While piracy in the arcade sector is not as common as it used to be, it still occurs here and there. In the most recent case, the man who created the Ultracade setup is accused of selling counterfeit packs of game compilations that owners of an Ultracade setup could use to upgrade their game to feature more titles. David Foley allegedly began to do this after selling Ultracade to GlobalVR, undercutting the prices on the official packs by selling them at lower prices on eBay. Mr. Foley also allegedly worked with Micahel Daddona to produce the packs and on top of that they even made game packs using some titles that were never licensed for use on the Ultracade platform, including games from companies like Nintendo, Namco and Taito. We’ll have to wait and see what the courts decide but if convicted I imagine that Foley and Daddona are looking at some hefty fines and maybe prison time. Foley has pleaded not guilty in this case and was released on $100,000 bond.
BTW- I did a little research into this guy (Foley) and it looks like he has a history with MAME like developments when he attempted to trademark MAME (which he did not own) so he could stop the development of systems that were like Ultracade. Since he did not create or own MAME prior to filing for the trademark, it looks like that did not work out too well and he brought upon himself the ire of many arcade emulation fans. [Source] [Slashdot]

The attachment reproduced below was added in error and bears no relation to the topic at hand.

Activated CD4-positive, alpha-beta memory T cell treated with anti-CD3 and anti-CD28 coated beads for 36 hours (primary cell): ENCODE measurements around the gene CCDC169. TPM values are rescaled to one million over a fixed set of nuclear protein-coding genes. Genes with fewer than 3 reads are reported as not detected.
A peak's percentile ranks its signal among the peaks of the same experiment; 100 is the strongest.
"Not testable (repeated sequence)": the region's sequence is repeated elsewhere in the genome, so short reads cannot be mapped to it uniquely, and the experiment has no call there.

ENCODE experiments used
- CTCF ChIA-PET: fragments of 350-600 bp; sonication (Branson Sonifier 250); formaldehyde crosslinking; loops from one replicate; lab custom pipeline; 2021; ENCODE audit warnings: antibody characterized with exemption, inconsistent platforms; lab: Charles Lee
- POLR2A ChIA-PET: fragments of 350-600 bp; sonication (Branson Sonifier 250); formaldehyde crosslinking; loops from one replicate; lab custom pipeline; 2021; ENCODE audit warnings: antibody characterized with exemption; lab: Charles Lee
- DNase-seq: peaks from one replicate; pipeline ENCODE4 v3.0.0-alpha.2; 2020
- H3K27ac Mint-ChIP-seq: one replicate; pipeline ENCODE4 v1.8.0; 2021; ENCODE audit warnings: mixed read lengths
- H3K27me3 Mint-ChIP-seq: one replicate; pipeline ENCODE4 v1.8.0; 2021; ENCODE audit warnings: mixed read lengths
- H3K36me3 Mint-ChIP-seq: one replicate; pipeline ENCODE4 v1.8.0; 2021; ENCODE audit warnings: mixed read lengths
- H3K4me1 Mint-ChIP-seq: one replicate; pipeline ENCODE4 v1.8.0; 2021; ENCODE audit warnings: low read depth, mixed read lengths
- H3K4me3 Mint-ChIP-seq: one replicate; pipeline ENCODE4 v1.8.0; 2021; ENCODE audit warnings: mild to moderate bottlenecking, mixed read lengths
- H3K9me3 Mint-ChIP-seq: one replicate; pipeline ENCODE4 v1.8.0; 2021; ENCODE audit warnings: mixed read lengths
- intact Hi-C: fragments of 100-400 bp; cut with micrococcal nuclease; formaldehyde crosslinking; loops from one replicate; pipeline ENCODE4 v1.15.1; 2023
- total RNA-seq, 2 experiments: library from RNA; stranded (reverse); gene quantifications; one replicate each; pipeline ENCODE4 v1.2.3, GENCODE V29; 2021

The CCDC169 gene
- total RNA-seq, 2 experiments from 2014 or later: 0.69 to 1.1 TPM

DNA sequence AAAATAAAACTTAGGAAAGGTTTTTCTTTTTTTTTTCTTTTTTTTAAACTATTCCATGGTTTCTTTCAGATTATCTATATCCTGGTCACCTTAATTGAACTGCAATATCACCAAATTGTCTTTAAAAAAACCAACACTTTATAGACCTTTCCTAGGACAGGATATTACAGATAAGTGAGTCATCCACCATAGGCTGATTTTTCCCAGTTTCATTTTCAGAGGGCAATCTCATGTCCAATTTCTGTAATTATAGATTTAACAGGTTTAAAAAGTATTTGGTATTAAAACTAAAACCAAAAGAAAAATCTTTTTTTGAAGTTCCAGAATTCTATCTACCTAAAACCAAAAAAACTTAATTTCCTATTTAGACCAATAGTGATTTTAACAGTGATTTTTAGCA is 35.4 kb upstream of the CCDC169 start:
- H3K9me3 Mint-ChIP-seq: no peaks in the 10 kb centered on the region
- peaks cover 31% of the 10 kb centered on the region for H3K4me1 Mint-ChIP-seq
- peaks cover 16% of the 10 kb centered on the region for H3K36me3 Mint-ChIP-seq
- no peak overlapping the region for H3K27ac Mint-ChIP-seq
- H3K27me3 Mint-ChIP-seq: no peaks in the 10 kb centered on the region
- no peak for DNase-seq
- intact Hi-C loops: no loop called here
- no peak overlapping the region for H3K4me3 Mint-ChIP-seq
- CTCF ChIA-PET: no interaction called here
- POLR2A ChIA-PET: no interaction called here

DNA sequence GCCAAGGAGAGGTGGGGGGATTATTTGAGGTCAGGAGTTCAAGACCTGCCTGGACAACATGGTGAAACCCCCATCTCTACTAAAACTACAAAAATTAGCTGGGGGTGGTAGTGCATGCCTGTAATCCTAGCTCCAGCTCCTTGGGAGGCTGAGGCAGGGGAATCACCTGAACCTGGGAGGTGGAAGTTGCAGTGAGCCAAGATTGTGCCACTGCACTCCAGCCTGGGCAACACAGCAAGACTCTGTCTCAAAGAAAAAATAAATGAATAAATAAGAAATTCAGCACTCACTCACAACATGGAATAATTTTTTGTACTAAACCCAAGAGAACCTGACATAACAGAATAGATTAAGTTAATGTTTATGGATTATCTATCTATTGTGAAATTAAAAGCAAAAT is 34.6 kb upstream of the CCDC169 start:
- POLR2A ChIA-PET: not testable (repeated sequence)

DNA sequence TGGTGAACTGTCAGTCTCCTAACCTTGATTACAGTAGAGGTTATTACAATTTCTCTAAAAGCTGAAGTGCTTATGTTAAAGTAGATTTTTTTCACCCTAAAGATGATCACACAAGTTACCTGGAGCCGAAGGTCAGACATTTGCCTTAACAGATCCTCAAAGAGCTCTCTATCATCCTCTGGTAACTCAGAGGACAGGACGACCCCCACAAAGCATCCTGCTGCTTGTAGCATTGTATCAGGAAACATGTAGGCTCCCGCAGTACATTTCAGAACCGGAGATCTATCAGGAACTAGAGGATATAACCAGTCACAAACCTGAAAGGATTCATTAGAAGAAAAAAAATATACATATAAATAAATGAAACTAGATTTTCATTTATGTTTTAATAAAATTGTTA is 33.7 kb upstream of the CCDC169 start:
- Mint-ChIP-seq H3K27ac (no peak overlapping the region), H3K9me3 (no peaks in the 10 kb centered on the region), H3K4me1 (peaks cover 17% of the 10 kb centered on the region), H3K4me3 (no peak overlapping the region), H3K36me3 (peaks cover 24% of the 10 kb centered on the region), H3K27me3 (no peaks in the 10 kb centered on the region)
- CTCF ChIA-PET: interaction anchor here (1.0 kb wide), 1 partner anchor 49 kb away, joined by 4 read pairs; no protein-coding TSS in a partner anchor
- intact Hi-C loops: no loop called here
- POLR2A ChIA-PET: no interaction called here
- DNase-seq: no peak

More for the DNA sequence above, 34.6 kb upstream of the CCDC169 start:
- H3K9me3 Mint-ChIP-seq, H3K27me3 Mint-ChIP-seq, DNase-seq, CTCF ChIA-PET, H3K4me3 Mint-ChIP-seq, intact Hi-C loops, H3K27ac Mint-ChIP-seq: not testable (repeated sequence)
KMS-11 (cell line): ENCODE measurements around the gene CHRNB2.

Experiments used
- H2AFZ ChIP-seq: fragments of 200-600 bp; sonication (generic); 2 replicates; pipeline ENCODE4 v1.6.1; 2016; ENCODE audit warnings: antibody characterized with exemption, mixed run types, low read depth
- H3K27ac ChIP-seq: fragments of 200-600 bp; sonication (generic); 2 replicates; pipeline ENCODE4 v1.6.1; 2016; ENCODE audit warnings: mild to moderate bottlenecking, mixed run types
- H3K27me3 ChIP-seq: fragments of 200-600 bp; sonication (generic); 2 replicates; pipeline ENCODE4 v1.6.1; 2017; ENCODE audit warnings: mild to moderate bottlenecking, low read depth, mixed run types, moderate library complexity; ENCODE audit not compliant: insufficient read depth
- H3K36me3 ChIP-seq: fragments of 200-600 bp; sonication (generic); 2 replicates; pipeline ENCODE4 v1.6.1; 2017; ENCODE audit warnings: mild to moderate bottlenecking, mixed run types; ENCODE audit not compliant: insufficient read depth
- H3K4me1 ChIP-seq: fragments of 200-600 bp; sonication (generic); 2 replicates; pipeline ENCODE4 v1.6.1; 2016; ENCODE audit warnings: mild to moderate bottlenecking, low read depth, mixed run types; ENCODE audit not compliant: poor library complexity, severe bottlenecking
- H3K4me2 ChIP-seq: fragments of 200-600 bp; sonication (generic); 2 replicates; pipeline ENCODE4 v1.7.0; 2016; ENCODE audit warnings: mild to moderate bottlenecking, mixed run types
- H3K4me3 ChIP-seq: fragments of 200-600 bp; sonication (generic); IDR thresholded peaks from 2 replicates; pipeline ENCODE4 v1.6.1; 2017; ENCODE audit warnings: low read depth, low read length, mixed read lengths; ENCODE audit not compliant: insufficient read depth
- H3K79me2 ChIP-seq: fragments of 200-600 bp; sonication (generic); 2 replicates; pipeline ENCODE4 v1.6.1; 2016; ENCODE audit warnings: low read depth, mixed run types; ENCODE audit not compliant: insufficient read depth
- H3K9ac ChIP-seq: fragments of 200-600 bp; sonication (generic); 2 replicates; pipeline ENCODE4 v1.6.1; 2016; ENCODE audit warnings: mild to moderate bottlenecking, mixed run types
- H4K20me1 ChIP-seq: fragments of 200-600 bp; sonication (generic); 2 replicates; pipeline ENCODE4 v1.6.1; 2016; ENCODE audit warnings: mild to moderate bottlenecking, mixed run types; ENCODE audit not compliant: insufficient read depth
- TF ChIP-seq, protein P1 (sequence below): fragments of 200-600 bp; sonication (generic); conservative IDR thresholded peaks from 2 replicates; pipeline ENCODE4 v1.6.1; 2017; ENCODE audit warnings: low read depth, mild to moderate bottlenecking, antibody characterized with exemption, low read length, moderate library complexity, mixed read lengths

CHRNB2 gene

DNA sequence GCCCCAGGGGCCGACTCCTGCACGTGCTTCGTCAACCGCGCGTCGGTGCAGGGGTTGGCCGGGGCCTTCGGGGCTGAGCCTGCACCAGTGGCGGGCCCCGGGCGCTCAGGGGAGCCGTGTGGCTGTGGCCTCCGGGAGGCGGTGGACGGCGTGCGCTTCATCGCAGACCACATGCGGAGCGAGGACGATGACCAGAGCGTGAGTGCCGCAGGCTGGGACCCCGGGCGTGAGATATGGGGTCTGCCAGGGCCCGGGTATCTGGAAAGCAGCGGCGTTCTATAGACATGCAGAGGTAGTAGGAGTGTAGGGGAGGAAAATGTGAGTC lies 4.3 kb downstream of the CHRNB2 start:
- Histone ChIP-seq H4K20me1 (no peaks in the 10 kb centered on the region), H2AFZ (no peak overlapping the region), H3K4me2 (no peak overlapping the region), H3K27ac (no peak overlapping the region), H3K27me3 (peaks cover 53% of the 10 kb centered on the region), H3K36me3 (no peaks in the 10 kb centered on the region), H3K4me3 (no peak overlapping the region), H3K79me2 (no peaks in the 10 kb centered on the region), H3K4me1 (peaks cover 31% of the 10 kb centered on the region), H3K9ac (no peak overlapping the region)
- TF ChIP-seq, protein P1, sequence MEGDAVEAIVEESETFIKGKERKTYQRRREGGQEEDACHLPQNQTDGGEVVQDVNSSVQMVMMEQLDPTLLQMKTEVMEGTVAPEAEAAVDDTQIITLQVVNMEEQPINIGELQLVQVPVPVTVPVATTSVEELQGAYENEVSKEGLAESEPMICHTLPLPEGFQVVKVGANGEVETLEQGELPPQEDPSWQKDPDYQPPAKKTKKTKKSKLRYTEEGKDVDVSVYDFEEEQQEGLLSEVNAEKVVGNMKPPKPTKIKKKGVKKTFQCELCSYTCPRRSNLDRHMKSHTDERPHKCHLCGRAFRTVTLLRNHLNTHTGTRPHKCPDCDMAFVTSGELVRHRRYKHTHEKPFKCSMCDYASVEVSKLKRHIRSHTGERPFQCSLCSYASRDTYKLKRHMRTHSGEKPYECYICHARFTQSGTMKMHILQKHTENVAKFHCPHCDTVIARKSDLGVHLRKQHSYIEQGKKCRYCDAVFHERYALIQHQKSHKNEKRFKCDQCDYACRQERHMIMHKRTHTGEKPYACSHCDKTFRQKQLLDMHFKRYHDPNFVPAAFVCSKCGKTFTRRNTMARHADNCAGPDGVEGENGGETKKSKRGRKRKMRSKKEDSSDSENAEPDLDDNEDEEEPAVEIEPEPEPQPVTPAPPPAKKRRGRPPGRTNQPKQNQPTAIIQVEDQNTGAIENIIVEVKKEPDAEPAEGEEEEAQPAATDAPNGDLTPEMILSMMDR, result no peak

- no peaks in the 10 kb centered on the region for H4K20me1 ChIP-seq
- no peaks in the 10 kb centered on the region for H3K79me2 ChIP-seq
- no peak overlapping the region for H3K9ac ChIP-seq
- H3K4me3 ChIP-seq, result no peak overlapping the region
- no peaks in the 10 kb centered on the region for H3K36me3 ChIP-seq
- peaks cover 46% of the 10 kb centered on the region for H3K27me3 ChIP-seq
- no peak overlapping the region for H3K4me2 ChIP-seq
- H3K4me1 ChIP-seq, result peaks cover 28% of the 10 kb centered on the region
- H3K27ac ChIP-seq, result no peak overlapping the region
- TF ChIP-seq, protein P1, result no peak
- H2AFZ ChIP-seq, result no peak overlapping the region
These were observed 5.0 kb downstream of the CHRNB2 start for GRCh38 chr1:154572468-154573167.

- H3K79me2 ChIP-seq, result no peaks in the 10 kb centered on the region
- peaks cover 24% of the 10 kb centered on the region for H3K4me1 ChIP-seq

UPDATE – I did some more checking and I discovered something interesting – David Foley is listed as a co-founder of Nanotech Entertainment, who not long ago announced Xtreme Rally Racing for arcades. In fact, if you check Mr. Foley’s website and Nanotech’s (which use the same design), he is listed as Nanotech’s co-founder and CTO. I should point out that the other founder of Nanotech, Robert DeKett is not part of this indictment and Nanotech was not listed as a company as involved in the Ultracade scheme.
I also have found a SF Gate article which gets into more detail on the indictment.
Bob DeKett, CEO of Nanotech Entertainment replies:
While I cannot comment on any specifics on the case, I can tell you I was the VP of Business Development at UltraCade, and then at Global VR, and was involved in deals licensing the IP in question. I don’t believe that David has done anything wrong, and I believe he will be vindicated by a full acquittal. I can also tell you that he still owns UltraCade Technologies, and that Global VR defaulted on the purchase of certain assets of UltraCade Technologies, never completing the payments that were due. None of the UltraCade creditors that were to benefit from the deal have received a dime. David and Global VR have been fighting this in a civil lawsuit that was started in 2006. I would caution people to wait until this is settled and know the entire story before rendering a judgment or opinion about the situation. Remember, in America you are innocent until proven guilty. David has to do nothing to prove his innocence, it’s up to the DA to prove the claims.